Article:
Far-reaching Effects: Draft amendments to captive generation plant rules

Draft amendments to captive generation plant rules

Abhimanyu Ghosh, Associate Partner, Khaitan & Co. 
Akhil Bhatnagar, Partner, Khaitan & Co.

The Ministry of Power (MoP) has recently introduced draft amendments to the Electricity Rules 2005 ,(existing rules) related to captive generating plants (CGPs) and has sought comments from stakeholders. Earlier, the draft amendments that were issued by the MoP in October 2016 did not come into effect. While the essence of the changes contemplated in 2016 remains the same, the recent draft amendments seek to impose stricter criteria and compliance rules and will thus make a significant impact on the way CGPs are structured and operate. Crucially, once the draft amendments are notified, they will be applicable to all existing CGPs, as well as those power plants seeking CGP status in future.

The CGP model is widely used in India with the key benefits being the availability of long-term supply of electricity to industries at efficient rates, and the exemption of cross-subsidy charges that are levied on inter-sale of electricity. Reports show that CGP generation in the country currently stands at 47 GW, which includes CGPs based on conventional power, as well as renewable energy-based power plants.

The principal changes in the draft amendments are in relation to the CGP qualifying conditions provided in the existing rules, which prescribe that at least 26 per cent of the ownership in such power plants is held by the captive user(s); and at least 51 per cent of the aggregate total electricity generated by such power plants, determined on an annual basis, that is, at the end of the relevant financial year, is consumed by such captive users.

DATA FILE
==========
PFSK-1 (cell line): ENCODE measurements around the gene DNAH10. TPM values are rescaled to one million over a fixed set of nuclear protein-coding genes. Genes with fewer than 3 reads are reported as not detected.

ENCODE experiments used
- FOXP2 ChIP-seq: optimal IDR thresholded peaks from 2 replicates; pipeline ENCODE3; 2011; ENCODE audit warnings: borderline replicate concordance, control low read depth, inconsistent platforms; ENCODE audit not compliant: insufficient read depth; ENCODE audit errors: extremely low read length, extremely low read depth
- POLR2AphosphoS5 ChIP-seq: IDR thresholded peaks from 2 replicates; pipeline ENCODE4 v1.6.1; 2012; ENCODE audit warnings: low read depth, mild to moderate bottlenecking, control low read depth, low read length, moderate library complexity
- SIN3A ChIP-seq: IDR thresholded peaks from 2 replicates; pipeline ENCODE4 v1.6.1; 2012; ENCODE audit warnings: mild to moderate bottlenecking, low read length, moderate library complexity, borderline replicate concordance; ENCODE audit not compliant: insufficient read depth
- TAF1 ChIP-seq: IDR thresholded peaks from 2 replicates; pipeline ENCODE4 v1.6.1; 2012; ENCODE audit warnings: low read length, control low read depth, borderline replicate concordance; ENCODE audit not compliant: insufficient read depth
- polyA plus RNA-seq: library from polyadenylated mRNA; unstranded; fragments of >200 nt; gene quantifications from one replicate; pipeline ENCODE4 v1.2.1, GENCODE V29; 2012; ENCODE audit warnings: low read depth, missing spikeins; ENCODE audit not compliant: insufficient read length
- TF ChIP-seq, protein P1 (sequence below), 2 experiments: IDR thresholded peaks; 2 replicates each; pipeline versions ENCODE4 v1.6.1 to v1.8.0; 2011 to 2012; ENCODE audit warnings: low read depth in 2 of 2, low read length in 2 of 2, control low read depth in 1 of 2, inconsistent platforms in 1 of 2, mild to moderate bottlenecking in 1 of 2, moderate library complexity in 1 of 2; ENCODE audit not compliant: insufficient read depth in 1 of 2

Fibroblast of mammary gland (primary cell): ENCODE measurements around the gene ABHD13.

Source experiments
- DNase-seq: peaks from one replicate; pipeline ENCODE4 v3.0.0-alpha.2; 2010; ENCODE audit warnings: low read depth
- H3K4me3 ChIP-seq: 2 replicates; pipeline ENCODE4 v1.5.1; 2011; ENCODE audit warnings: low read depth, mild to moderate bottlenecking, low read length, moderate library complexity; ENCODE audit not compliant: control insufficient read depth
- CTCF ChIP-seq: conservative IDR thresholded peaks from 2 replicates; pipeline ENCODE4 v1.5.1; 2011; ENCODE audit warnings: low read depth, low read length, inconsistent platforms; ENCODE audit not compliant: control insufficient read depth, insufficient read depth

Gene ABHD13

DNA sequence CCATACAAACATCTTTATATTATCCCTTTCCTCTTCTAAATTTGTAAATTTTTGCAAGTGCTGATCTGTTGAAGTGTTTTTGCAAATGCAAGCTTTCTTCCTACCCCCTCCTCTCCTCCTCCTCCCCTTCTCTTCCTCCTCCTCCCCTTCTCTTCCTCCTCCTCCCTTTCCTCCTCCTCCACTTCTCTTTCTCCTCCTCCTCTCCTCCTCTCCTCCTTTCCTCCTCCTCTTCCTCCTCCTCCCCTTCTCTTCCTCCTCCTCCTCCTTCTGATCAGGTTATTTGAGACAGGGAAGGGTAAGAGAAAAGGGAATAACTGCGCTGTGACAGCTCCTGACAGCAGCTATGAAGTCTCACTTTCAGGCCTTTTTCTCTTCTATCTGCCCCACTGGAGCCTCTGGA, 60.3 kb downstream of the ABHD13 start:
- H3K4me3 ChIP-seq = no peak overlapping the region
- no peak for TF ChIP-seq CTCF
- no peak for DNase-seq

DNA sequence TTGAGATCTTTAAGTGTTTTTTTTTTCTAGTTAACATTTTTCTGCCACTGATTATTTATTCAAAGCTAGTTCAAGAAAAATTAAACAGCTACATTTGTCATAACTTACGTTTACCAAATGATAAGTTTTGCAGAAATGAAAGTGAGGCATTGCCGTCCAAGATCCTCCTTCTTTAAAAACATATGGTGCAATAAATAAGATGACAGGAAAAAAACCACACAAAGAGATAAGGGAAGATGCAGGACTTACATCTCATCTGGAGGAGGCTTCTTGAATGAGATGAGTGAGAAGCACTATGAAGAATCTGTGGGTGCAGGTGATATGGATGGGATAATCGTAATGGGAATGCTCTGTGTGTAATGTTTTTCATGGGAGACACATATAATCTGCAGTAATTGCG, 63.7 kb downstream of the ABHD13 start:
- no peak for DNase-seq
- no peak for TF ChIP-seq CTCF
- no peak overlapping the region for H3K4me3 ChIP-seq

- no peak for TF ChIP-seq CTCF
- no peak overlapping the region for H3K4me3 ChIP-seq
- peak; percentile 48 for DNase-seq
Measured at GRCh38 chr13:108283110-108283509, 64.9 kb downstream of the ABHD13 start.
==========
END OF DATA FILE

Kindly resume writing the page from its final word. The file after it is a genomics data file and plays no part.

The draft amendments do address a few lacunae in the existing rules, though some changes are likely to have far-reaching effects, especially on the existing group CGPs (CGPs with two or more captive users) and the current functioning of the CGP model/industry.

Key changes proposed

Ownership: In the existing rules, the ownership of a CGP to meet the 26 per cent ownership requirement is linked to “equity share capital” and thus, in many cases, the ownership of a CGP is linked only to the number of shares issued by the CGP. The draft amendments have now proposed to link the ownership of the CGP with the issued and paid-up share capital in the form of equity share capital, with voting rights (excluding equity share capital with differential voting rights). Once these draft amendments are notified, the ownership of a CGP will be determined on the basis of the value of equity capital, along with voting rights, and not merely on share numbers. A normative debt-equity ratio of 70:30 for each CGP has also been proposed to determine the actual investment of captive users. By way of an illustration, the draft amendments clarify that for every Rs 1 billion of project costs, a single captive user will need to contribute at least Rs 78 million, representing 26 per cent of the 30 per cent equity component.